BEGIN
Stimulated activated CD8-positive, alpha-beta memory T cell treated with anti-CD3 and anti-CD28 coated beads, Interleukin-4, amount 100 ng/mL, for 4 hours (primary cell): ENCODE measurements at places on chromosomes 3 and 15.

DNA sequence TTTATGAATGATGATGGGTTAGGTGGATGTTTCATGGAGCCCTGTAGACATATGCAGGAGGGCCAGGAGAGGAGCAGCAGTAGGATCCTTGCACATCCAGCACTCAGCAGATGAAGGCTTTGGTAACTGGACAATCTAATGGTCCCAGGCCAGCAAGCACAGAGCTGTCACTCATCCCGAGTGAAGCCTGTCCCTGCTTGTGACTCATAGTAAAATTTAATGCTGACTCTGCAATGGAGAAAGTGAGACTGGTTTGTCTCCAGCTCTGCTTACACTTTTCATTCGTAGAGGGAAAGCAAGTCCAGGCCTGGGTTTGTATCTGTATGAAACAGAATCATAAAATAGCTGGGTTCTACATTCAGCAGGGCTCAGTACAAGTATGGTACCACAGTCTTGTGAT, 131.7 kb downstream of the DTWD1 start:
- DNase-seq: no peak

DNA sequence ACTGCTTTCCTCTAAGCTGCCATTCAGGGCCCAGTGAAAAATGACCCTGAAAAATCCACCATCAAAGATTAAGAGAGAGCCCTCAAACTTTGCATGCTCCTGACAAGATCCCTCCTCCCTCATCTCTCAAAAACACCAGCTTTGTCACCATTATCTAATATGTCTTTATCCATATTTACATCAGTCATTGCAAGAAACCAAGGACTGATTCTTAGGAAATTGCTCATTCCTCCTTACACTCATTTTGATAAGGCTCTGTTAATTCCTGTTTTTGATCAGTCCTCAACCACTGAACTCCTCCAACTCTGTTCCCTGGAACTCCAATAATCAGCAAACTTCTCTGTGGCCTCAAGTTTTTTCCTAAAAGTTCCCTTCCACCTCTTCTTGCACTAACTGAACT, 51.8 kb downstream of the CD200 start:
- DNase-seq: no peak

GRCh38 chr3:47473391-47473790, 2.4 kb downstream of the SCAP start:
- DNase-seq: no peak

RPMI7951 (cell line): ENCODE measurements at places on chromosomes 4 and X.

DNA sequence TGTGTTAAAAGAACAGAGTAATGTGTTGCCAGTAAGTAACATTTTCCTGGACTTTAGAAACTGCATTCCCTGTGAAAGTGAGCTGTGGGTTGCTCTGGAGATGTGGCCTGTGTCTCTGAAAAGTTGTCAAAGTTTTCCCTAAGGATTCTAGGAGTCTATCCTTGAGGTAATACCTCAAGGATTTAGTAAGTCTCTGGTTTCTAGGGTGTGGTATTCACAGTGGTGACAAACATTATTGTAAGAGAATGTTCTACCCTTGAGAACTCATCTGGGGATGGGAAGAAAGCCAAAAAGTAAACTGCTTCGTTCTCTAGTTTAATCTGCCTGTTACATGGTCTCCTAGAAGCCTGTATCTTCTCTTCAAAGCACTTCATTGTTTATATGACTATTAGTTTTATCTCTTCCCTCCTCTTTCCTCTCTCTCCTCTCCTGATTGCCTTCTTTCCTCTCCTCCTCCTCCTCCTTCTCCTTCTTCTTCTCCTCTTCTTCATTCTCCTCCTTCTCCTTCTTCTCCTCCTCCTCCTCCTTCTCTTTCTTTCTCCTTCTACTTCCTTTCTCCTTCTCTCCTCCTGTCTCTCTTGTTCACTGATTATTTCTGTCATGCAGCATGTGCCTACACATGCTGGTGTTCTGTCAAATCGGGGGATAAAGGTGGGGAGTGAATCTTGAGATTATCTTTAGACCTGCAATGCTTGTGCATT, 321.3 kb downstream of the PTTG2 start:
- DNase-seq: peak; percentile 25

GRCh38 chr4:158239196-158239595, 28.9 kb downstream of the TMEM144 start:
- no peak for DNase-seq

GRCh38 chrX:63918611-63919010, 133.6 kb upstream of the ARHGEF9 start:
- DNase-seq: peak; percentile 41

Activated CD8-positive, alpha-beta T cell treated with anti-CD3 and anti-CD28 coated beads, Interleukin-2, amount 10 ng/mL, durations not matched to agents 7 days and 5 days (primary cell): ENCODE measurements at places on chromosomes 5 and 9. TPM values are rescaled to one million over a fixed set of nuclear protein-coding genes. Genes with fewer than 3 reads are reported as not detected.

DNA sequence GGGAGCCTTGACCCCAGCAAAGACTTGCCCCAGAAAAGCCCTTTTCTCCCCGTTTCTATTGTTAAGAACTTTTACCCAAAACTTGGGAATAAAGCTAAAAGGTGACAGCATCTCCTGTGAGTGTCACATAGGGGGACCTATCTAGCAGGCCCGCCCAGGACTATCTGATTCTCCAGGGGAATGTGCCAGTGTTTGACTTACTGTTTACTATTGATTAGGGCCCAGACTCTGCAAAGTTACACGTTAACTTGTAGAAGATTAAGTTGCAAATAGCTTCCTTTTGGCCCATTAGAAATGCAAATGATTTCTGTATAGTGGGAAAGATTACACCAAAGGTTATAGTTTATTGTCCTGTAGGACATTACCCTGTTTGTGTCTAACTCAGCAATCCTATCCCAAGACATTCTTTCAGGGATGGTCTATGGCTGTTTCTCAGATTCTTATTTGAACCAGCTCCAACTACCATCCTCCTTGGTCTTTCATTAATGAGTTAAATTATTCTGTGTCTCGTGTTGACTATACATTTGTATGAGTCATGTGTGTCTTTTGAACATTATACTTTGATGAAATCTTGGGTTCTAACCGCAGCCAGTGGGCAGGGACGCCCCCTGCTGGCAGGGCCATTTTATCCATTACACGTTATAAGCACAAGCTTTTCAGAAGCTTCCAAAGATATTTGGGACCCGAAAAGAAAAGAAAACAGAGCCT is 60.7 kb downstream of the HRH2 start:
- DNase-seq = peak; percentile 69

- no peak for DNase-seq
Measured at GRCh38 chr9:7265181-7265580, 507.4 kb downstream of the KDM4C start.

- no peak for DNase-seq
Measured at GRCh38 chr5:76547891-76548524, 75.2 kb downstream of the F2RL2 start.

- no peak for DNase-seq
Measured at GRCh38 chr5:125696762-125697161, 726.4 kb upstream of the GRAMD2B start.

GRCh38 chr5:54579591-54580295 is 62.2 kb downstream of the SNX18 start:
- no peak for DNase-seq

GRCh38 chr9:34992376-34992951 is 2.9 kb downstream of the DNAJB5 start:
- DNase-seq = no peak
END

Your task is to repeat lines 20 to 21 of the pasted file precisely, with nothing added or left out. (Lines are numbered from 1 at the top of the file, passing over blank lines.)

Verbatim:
- no peak for DNase-seq
Measured at GRCh38 chr5:76547891-76548524, 75.2 kb downstream of the F2RL2 start.